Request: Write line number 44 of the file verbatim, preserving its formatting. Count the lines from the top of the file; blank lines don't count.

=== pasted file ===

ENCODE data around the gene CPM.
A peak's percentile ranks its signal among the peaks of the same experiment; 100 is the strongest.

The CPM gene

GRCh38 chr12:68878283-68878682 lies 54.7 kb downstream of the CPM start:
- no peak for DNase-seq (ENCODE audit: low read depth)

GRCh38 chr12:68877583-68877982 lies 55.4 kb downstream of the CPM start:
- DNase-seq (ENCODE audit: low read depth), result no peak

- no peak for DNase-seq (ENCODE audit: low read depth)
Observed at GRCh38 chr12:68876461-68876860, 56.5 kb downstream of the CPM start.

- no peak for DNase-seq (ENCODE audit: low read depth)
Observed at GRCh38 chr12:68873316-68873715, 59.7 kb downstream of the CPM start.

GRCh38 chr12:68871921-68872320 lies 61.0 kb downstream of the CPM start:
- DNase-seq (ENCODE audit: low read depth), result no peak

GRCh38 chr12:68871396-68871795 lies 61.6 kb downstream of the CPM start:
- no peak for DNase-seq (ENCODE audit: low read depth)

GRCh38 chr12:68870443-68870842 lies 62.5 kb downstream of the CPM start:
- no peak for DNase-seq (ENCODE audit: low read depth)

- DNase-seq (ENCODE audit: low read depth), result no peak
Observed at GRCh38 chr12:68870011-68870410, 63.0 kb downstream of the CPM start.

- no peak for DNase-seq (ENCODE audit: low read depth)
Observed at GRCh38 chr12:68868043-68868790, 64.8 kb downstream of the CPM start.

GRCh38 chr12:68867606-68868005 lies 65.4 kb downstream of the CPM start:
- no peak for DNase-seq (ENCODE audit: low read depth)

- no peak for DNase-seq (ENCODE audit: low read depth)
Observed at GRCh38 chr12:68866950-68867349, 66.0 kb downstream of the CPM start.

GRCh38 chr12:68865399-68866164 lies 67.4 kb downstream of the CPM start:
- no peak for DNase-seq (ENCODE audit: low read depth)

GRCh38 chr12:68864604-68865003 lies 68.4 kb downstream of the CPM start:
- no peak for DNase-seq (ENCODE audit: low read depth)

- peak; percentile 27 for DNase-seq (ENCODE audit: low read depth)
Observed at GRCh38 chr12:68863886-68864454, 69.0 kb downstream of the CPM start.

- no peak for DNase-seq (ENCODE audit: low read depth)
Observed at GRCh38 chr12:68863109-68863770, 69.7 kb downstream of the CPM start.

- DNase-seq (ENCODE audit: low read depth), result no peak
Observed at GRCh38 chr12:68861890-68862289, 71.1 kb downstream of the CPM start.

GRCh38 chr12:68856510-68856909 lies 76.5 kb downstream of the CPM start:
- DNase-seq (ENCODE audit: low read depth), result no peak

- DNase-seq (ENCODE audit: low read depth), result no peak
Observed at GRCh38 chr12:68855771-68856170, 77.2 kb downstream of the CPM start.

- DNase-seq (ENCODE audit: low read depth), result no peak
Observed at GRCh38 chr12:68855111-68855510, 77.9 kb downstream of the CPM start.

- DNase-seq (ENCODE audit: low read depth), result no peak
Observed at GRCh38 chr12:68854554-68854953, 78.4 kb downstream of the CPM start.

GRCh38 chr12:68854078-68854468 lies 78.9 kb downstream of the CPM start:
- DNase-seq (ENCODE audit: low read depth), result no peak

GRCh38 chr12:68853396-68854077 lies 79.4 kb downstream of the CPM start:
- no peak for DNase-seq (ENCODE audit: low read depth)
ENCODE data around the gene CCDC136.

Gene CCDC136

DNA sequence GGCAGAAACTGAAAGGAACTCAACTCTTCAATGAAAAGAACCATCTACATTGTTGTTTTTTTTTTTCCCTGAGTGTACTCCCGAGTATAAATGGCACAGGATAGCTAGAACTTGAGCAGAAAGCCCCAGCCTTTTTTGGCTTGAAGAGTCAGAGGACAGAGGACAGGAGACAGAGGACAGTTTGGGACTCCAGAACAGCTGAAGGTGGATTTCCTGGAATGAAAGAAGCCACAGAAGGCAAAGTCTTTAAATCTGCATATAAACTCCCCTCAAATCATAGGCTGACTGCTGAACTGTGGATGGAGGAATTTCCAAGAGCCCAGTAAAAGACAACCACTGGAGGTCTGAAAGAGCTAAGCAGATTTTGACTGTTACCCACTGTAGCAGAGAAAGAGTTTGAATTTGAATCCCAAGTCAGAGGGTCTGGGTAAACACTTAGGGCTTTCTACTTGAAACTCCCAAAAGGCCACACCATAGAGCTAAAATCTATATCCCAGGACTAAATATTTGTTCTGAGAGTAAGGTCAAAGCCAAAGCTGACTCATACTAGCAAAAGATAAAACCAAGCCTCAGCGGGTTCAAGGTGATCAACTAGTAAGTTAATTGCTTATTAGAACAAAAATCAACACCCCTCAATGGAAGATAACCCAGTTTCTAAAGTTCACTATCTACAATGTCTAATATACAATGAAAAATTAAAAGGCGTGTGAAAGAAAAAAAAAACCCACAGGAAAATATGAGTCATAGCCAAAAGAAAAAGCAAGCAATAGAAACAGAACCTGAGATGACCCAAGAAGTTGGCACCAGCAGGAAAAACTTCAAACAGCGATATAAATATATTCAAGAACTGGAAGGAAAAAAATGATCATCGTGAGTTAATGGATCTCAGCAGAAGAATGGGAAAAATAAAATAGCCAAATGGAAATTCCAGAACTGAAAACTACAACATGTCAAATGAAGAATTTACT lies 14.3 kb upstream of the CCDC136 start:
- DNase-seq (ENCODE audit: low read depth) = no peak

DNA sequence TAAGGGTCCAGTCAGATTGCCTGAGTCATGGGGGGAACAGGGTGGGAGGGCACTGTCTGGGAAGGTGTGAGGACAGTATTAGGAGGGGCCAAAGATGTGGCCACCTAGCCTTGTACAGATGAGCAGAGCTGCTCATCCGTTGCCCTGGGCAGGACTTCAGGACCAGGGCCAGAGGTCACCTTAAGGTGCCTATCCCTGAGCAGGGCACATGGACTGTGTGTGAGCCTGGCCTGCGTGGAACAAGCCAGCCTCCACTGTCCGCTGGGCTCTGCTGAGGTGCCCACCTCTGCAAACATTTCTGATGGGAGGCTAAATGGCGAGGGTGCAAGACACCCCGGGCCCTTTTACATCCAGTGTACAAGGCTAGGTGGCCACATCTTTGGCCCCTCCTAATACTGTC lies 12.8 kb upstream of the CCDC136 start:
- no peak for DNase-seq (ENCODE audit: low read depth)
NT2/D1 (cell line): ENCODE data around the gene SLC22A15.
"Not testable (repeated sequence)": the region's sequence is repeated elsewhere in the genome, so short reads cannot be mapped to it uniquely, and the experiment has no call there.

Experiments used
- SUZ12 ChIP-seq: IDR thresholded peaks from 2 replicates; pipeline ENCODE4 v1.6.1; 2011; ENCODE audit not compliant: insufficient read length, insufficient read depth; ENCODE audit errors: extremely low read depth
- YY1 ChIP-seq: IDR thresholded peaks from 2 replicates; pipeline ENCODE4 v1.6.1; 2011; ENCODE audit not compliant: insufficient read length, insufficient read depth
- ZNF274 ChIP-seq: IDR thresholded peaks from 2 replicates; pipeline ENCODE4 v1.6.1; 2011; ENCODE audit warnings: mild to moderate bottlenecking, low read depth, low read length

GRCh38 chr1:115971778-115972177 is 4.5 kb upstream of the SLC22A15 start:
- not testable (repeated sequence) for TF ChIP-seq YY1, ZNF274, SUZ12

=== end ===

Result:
GRCh38 chr12:68854078-68854468 lies 78.9 kb downstream of the CPM start: